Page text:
Limpopo butchery manager Queen Mathebula is the winner of the 2017 Shoprite Checkers Championship Boerewors competition, the annual heritage event dedicated to finding the country’s best boerewors recipe while benefiting local communities.Limpopo butcher and boerewors innovator Queen Mathebula won the 2017 Shoprite Checkers Championship Boerewors competition at a braai-off event held in Langa, Cape Town during September 2017. (Image: Facebook)CD AndersonThe competition, now in its 25th year, celebrates South Africans’ diverse heritage in their shared love of boerewors, pitting some of the country’s best boerewors innovators at a braai-off charity event to benefit youth development programmes.Mathebula, from Jilongo Village outside Malamulele, won the grand prize of a new 4×4 and the honour of having her winning boerewors sold at Shoprite Checkers stores nationwide. The two finalists were James Lebepe from Atteridgeville, Gauteng and Moses Mathebula (no relation), also from Limpopo.A four-year veteran of the event, Mathebula said of her win “it is fourth time lucky for me. I feel so privileged and honoured to have been a part of this esteemed competition and to have made it to the top.”Boerewors and rugby for a good cause(Image: Shoprite Checkers)The final braai-off was held in Langa in Cape Town, at the beginning of Heritage Month, September 2017. The event included a charity rugby match between former Springbok players and up-and-coming rugby talent.Proceeds will be used to benefit youth sport and education upliftment programmes in the area, including the Vusa Rugby Academy.(Image: Vusa Rugby Academy)Shoprite Checkers supports the academy, supplying the 80 children in the programme with daily meals. The next step for the partnership will be the establishment and maintenance of a community food garden for four local schools.In addition to grassroots rugby development, Vusa offers academic bursary support for outstanding players.Queen of the worsMathebula believes her win came from sticking to three essential rules of good boerewors – quality meat, a good blend of spices and patient braaing until tender and juicy.Her special spice blend? Mathebula won’t give away her secret, but said the right amount of coriander made the difference. She believes, despite the trend of more modern side dishes for award-winning boerewors, good old fashioned pap and sauce will always be an indispensable ingredient to the entire experience.While the honour of the win was a testament to her boerewors-making talent, the 4×4 grand prize, she said, would make it easier for her to get her children to school on time, which was much more important to her.Source: News24Would you like to use this article in your publication or on your website? See Using Brand South Africa material.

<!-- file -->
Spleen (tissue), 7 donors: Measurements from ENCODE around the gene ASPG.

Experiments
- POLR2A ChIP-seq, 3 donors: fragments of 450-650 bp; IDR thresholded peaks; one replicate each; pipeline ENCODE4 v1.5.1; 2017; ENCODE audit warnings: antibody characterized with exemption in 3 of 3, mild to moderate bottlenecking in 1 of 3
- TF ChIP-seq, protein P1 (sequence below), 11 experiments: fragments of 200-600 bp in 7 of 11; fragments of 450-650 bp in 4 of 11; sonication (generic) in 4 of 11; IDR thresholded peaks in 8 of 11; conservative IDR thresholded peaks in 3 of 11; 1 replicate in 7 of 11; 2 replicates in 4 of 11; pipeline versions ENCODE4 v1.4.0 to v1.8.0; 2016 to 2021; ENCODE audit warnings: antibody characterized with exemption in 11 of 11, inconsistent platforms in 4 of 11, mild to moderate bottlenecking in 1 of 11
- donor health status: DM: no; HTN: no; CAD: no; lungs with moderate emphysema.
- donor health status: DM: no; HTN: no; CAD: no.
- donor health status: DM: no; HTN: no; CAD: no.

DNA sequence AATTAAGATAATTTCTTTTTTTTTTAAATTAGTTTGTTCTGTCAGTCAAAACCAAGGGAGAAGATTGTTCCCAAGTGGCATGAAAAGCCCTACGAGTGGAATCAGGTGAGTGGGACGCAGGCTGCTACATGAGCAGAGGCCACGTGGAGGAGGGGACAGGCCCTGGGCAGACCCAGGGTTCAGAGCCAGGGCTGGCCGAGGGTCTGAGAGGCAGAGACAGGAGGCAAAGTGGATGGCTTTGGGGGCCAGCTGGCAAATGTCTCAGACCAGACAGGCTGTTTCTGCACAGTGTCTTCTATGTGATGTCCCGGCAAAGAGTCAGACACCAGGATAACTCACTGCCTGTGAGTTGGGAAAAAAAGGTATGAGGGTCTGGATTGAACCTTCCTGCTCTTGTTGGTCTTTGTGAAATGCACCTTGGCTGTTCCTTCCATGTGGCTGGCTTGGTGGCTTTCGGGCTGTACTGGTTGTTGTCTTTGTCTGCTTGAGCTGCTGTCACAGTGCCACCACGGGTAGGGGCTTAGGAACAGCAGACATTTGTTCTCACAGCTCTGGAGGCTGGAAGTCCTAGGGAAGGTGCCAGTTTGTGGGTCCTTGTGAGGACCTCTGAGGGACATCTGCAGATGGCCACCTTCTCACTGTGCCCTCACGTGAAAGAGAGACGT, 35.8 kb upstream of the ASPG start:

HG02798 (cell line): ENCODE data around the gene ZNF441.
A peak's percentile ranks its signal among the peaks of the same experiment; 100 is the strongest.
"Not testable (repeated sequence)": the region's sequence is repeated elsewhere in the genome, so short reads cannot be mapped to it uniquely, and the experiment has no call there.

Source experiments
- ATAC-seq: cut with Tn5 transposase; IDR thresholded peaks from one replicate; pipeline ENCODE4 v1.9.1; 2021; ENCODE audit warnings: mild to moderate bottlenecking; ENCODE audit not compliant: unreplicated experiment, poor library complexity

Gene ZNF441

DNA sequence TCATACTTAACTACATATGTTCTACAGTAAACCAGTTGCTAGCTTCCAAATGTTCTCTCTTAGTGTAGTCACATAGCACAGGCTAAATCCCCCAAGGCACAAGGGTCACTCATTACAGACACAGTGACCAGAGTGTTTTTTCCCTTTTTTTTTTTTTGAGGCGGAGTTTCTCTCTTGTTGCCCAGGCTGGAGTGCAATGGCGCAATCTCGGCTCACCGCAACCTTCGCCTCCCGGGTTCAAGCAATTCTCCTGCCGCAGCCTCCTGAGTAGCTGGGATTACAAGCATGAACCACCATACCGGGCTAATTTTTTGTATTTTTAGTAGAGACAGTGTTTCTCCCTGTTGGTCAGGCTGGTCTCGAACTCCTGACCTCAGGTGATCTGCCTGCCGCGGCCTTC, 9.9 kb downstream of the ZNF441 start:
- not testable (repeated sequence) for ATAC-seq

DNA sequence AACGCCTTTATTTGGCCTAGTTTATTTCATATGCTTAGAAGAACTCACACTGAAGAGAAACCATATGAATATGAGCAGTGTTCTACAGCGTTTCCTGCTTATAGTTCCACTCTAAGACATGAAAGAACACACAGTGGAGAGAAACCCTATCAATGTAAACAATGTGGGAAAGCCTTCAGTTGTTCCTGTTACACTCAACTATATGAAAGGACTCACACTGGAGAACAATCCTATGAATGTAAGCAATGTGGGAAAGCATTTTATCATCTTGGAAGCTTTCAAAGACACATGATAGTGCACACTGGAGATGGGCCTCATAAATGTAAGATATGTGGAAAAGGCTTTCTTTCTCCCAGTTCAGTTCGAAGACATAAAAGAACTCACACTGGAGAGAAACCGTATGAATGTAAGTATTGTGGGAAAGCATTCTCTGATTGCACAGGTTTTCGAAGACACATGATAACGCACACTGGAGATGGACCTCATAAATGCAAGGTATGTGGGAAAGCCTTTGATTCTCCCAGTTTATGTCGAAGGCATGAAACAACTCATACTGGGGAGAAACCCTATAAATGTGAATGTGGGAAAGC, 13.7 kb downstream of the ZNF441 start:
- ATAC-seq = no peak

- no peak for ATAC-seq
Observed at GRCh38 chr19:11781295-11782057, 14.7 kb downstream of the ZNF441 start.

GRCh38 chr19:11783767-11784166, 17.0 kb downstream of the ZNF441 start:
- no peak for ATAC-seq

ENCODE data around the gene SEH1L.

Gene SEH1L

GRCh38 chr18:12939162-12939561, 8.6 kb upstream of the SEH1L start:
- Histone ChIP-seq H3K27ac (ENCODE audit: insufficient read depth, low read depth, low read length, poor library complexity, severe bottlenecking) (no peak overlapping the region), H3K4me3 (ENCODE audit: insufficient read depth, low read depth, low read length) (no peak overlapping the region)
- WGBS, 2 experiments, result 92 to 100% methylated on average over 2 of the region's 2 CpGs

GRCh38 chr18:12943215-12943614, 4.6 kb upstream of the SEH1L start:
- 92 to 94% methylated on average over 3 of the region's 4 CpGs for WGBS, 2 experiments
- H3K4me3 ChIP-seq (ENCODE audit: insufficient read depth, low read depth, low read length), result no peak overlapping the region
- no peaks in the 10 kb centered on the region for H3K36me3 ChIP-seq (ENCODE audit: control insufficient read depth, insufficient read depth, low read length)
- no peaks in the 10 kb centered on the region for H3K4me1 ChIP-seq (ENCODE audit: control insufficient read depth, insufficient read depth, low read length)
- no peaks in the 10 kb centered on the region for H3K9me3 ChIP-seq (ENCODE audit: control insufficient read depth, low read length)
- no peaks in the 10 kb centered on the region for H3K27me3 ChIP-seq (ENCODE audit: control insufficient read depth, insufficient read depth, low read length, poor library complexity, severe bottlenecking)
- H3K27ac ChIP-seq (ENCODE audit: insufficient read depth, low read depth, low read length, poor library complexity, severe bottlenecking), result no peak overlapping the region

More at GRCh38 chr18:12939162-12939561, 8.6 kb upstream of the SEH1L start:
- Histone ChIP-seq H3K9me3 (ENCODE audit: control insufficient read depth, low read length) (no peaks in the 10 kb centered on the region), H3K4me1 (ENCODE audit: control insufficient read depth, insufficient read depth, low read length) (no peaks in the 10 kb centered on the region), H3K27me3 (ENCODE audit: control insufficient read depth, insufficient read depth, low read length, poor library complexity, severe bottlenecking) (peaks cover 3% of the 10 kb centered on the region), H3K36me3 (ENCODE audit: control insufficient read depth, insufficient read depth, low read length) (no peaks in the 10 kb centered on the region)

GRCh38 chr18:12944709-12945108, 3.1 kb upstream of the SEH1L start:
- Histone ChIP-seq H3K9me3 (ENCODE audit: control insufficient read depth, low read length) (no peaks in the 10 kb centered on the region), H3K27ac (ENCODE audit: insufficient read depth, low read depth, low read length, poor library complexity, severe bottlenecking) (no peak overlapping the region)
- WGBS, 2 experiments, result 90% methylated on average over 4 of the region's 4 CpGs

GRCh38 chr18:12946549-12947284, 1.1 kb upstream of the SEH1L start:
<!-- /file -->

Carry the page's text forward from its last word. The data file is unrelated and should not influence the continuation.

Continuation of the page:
The Canadian PressFamily members of 12-year-old Monica Jack who was murdered in British Columbia in 1978 cried, hugged and thanked jurors who found a man guilty of first-degree murder Thursday.Garry Handlen, 71, told undercover police during a sting in Minden, Ont., that he abducted Monica Jack while she was riding her bike, sexually assaulted and strangled her, but his defence team said the confession was coerced.As sheriffs led him out of B.C. Supreme Court, Handlen turned to face a woman who yelled: “And that goes for … trying to kill me!”The woman, whose name is under a publication ban following a trial in 1979 where Handlen was convicted of sexually assaulting her, wept too as she supported Jack’s family.Jack’s mother, Madeline Lanaro, said she would not immediately comment on the verdict. The family will return to court for a sentencing hearing on Jan. 28 and provide victim impact statements.Jurors began deliberating Handlen’s fate on Tuesday after an 11-week trial that heard tearful testimony from Lanaro, who last saw her daughter riding her new bike on May 6, 1978.The trial heard Handlen confessed during a so-called Mr. Big operation, saying he’d grabbed Jack from a highway pullout in Merritt.A first-degree murder conviction carries an automatic life sentence with no chance of parole for 25 years.In a hidden-camera video shown in court, Handlen told the crime boss of the fictitious Mr. Big operation that he grabbed Jack, threw her bike in a lake, forced the girl into the bathroom of his camper and drove up a rough hill where he killed her.Jack’s skull and some bones were found in the area 17 years later.Her mother told the trial she was driving her old Mustang home with her other children when she saw her daughter on the highway and that the girl waved at them.“I honked and the kids yelled out, ‘Do you want a ride? And she said ‘No.’ ”The woman who Handlen sexually assaulted said outside court that police called her in December 2014 to say he’d been charged with the first-degree murder of Jack.“Then everything came back,” she said. “The last four years have been hell, very difficult. I haven’t been able to hold down a job.”Handlen was arrested and charged after a nine-month undercover operation involving a fictitious crime group that hired Handlen to do legal and illegal jobs such as loan sharking, the trial heard.Handlen was paid almost $12,000 by the gang that promised him a middle-management job as he was gaining favour with the boss, who told him in the video that police had DNA linking him to Jack’s murder but the crime could be pinned on someone else if he provided enough details.“The bottom line is, they got people that saw you and they got your DNA. That’s not good, Garry,” the crime boss tells him in a hotel room, in video shown to the jury.Handlen was also told he would have to travel to British Columbia’s Interior with other members of the group to point out the spot where he said he’d abducted Jack so an ailing man taking the fall for him would have that information.Handlen told the supposed crime boss that he picked up an Indigenous girl and sexually assaulted her, then repeated at least half a dozen separate times that he strangled her before tossing her body behind a log and leaving the area.“It’s a weight off my shoulder now, I’ve told you. So I’m not the only one that knows now,” he tells the crime boss in the video.The boss tells him he could continue working for the group to repay the debt.“I’m indebted for life now,” Handlen says, before repeatedly thanking him.Handlen’s defence lawyers told the jury their client was set up by the RCMP with inducements that had him believing he’d get his dream of a new truck and continue being part of a group he called a band of brothers.However, the Crown said Handlen had no motivation to confess to a crime he didn’t commit and felt relief at having unburdened himself from a secret he’d carried for 36 years.Outside court, Crown spokeswoman Alisha Adams praised the three prosecutors who worked on the case for four years, adding they showed great perseverance through a difficult case.